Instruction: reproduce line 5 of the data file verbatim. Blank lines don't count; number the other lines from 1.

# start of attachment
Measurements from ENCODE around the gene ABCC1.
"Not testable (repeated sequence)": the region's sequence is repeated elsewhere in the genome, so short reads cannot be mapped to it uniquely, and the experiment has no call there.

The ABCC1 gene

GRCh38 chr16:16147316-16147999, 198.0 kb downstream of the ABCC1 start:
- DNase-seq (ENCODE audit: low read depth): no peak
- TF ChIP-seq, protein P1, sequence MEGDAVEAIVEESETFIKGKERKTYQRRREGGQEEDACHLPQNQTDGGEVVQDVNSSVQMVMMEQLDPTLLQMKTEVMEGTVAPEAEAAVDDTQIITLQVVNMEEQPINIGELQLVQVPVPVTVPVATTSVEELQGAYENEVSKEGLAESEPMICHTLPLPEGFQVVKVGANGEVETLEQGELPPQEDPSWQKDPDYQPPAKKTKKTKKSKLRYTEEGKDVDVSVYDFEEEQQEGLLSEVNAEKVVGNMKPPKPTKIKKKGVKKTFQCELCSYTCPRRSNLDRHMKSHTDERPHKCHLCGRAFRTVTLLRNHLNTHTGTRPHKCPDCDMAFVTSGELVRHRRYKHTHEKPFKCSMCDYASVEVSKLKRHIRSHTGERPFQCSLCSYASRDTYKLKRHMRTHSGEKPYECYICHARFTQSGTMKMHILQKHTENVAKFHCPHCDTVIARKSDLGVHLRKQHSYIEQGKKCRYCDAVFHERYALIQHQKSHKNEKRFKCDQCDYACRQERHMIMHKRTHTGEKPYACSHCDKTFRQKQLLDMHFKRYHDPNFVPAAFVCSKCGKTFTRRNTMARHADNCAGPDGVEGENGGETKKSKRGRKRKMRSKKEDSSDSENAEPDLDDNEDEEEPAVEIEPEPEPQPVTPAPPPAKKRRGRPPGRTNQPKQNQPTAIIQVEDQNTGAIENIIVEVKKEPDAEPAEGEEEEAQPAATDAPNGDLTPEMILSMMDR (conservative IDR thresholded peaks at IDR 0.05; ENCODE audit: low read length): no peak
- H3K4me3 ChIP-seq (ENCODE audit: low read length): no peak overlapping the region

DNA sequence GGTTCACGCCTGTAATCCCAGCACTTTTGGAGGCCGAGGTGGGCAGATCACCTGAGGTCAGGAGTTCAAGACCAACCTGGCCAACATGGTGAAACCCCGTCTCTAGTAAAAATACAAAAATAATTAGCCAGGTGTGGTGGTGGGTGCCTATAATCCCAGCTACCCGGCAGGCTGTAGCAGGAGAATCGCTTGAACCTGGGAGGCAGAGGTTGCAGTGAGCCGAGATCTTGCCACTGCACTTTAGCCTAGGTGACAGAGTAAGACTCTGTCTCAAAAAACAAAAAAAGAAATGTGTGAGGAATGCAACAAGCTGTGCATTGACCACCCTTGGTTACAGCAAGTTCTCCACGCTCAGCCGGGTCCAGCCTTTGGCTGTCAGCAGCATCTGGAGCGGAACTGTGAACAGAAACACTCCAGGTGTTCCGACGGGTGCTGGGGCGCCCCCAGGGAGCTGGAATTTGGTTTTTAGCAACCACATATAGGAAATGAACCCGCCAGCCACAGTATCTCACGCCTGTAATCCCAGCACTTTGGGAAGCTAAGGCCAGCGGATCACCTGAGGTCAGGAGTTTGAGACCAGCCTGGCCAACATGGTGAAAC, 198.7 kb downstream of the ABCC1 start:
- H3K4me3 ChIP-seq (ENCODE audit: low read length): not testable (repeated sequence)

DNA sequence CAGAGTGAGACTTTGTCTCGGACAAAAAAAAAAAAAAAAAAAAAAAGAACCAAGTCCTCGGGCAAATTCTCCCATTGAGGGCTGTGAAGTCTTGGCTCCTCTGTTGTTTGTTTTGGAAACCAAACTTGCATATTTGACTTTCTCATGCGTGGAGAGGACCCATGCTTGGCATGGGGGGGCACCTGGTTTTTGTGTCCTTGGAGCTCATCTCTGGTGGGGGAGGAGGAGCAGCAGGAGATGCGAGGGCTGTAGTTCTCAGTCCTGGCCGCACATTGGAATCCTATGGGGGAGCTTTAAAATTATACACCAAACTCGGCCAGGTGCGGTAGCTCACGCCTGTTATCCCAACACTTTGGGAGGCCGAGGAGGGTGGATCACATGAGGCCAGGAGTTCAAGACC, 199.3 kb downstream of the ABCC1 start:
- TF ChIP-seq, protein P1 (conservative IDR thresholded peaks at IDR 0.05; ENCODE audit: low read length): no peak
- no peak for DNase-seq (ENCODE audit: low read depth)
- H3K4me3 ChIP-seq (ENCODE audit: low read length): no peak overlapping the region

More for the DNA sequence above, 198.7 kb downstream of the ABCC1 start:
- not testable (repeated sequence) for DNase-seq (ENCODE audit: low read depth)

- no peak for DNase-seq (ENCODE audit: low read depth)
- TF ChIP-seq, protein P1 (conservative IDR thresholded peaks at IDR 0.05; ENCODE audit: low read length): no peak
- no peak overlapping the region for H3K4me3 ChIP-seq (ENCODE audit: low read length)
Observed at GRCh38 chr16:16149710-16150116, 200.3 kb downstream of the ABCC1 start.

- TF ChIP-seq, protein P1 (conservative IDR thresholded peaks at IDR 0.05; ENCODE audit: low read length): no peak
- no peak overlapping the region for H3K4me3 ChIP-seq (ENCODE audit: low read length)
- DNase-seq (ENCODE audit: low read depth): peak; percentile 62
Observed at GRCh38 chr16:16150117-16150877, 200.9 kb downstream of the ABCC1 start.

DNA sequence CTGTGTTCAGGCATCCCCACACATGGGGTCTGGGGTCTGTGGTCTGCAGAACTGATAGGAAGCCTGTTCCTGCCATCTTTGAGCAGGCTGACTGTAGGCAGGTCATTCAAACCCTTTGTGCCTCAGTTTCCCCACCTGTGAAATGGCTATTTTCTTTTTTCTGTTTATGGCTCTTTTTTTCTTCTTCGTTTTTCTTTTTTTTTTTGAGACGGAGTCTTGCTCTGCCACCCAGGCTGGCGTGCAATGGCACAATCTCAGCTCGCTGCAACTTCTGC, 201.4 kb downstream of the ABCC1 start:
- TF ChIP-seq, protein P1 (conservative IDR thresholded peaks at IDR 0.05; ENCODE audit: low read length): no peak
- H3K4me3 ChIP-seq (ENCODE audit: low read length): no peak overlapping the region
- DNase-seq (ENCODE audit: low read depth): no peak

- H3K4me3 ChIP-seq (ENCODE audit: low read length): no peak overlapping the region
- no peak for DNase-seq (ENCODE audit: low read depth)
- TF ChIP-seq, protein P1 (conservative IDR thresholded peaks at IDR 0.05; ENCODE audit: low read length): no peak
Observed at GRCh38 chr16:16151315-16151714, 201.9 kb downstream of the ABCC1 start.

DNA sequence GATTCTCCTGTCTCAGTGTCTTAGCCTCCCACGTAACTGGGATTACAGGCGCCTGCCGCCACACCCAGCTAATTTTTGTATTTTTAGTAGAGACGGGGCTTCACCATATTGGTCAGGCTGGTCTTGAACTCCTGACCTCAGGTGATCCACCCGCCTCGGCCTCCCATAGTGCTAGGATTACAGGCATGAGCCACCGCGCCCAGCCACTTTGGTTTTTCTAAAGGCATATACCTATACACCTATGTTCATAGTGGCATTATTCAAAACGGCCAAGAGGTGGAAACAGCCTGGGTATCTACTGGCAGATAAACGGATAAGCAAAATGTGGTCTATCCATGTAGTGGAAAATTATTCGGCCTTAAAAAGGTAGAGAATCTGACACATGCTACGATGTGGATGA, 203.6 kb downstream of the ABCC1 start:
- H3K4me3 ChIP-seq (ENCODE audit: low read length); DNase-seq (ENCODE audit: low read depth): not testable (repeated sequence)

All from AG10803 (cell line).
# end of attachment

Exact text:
- DNase-seq (ENCODE audit: low read depth): no peak